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Bamana Female Jonyele on Base Mali African Art

Regular Price: $175.00

Special Price: $125.00

Product #: 96270
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Title Bamana Female Jonyele on Base Mali African Art
Type of Object Figure, statue, carving
Country of Origin Mali
People Bamana
Materials wood
Approximate Age Mid 20th century
Dimensions 17.5 inches tall x 4 inch square base
Overall Condition Good. Most of our pieces have spent decades on at least two continents, and have been treasured by several owners.   Small splits, scrapes and cracks are a normal part of their patina attesting to their age and extensive use.  We examine each piece carefully when we receive it and report any damage we find in our listings.  Please look carefully at the pictures which may also reveal condition and damage.
Damage/Repair scrapes and scratches, dirt and general wear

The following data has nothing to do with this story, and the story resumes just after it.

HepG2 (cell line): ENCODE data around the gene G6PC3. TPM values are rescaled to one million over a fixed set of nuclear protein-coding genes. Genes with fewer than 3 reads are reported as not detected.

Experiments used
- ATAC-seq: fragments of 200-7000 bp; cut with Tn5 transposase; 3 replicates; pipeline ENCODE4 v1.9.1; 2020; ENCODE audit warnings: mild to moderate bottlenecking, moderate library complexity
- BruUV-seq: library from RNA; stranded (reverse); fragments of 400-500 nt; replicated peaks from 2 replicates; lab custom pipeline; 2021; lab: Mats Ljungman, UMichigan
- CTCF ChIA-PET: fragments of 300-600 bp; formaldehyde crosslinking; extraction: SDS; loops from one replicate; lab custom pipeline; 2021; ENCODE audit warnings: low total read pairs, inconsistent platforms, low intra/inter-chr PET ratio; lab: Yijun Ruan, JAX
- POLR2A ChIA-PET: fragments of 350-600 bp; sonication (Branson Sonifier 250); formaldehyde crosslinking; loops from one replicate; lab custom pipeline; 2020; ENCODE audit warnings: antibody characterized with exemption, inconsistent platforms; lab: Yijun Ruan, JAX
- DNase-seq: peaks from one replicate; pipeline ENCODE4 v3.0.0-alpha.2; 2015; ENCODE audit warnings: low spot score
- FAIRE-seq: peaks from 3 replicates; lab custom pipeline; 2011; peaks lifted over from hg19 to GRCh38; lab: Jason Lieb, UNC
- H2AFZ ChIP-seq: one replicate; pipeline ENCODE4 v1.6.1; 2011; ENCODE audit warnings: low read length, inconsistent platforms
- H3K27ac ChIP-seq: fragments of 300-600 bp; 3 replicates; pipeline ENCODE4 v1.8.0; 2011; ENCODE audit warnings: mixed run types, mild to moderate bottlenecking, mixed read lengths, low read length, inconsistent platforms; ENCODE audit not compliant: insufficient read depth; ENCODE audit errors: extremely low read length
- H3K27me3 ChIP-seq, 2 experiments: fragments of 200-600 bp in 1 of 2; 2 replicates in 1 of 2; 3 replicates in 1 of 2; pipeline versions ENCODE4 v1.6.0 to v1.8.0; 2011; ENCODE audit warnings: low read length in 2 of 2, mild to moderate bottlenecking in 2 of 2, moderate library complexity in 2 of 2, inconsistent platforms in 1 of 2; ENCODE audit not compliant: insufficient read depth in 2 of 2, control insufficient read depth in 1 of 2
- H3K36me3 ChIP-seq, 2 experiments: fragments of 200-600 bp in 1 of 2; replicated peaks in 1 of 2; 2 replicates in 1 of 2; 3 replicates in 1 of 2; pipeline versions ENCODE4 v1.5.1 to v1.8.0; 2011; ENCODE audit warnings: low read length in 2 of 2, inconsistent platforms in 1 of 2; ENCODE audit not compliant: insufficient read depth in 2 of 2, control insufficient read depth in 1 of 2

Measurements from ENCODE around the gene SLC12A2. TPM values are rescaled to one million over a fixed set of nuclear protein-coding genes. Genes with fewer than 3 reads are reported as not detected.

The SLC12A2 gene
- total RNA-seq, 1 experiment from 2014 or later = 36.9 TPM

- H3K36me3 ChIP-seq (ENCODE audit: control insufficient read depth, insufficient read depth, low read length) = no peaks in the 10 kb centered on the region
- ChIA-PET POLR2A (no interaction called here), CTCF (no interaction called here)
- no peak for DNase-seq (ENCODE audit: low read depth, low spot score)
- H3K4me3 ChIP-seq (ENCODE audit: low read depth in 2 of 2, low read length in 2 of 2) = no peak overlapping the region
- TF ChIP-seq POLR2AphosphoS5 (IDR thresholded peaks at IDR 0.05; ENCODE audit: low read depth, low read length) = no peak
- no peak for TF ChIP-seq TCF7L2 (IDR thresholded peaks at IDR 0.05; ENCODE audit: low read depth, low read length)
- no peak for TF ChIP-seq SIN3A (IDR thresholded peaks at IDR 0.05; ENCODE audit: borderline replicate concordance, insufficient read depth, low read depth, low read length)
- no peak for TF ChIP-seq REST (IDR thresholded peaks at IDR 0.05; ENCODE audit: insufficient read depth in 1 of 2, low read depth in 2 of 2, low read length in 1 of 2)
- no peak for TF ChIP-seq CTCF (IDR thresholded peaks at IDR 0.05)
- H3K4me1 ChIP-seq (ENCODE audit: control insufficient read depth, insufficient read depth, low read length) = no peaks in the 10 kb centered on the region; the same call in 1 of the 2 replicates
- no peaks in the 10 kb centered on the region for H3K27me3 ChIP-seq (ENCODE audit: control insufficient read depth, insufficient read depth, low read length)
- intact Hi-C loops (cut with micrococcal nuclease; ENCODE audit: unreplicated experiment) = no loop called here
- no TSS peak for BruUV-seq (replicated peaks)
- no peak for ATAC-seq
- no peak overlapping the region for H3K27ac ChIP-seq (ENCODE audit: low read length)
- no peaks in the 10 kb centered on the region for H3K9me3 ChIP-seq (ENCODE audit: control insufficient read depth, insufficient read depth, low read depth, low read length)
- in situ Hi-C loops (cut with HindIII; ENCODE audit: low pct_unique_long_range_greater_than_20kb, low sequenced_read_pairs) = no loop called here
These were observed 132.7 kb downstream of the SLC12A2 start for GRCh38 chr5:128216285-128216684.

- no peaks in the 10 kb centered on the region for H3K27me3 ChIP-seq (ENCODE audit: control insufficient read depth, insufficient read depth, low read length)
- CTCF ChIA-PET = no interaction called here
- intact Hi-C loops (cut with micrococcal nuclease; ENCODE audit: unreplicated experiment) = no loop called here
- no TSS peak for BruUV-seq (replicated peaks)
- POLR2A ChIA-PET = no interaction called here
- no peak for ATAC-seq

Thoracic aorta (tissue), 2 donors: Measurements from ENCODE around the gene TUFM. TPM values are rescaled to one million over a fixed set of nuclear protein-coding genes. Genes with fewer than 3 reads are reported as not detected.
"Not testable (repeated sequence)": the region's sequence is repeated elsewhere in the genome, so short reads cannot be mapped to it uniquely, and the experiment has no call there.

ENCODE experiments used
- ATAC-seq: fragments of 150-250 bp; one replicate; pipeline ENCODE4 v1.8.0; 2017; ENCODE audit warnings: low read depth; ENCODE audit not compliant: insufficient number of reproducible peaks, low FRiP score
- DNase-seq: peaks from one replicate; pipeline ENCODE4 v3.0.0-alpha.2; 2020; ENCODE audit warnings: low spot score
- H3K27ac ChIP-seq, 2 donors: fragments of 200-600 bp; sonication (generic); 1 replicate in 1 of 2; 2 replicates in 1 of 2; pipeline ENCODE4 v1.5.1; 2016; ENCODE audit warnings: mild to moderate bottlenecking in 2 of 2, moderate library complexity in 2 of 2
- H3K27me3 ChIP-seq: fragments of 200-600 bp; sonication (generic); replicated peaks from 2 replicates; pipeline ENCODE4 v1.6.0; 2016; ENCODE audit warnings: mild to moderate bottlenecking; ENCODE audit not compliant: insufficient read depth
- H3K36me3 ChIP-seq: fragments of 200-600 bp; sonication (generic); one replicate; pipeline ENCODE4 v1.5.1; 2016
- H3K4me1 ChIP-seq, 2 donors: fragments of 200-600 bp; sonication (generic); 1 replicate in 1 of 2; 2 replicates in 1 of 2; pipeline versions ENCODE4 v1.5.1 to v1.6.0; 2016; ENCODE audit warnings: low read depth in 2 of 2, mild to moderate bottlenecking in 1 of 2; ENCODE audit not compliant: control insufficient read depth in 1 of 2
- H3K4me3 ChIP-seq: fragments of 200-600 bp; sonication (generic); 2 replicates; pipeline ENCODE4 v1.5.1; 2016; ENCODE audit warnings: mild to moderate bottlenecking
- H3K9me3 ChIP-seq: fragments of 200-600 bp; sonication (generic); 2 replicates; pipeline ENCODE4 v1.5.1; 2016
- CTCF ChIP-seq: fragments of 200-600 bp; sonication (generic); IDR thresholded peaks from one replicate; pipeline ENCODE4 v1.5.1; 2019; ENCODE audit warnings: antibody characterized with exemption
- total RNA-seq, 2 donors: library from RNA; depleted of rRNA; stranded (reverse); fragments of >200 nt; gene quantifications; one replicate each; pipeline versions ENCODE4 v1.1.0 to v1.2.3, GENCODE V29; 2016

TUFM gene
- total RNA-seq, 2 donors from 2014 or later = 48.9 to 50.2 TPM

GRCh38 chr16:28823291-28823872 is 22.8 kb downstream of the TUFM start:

Additional Information: A standing female Jonyele figure from the Bamana people of Mali.  


The extraordinary range of figural sculpture among the Bamana of Mali gives rise to a wide range of styles sharing certain identifying characteristics.  They can have, as in this work, an elongated torso, with short and slightly bent legs and prominent feet and with focus upon the head and hair and conically shaped breasts. This  figure presenting her breasts  with  her elegant posture and her beautiful head and face, is a  superb  carving with obvious age and evident traces of long  use . This figure  is known as Jomooni or Gwandusu among the Bamana serving as visual metaphor for the concept of regeneration and the difficulty of giving birth. Sculpture is an important visual component of the Jo initiation society for young girls and boys. Located primarily among the southern Bamana, Jo takes place over a span of years in which the initiates undergo training and instructions which includes the use of sculpture called masiriw - the visual ornaments of Jo. As part of annual celebrations that take place when the first rains of the year occur figures such as this would be taken from their shrine house to the center of the village where they would be ritually cleansed and decorated with beads. These events were directed to assure the fertility of women and crops and to acknowledge the ancestors.


 


Recommended reading: Colleyn , J.P. (ed,) 2001, Bamana, Art of Existence in Mali.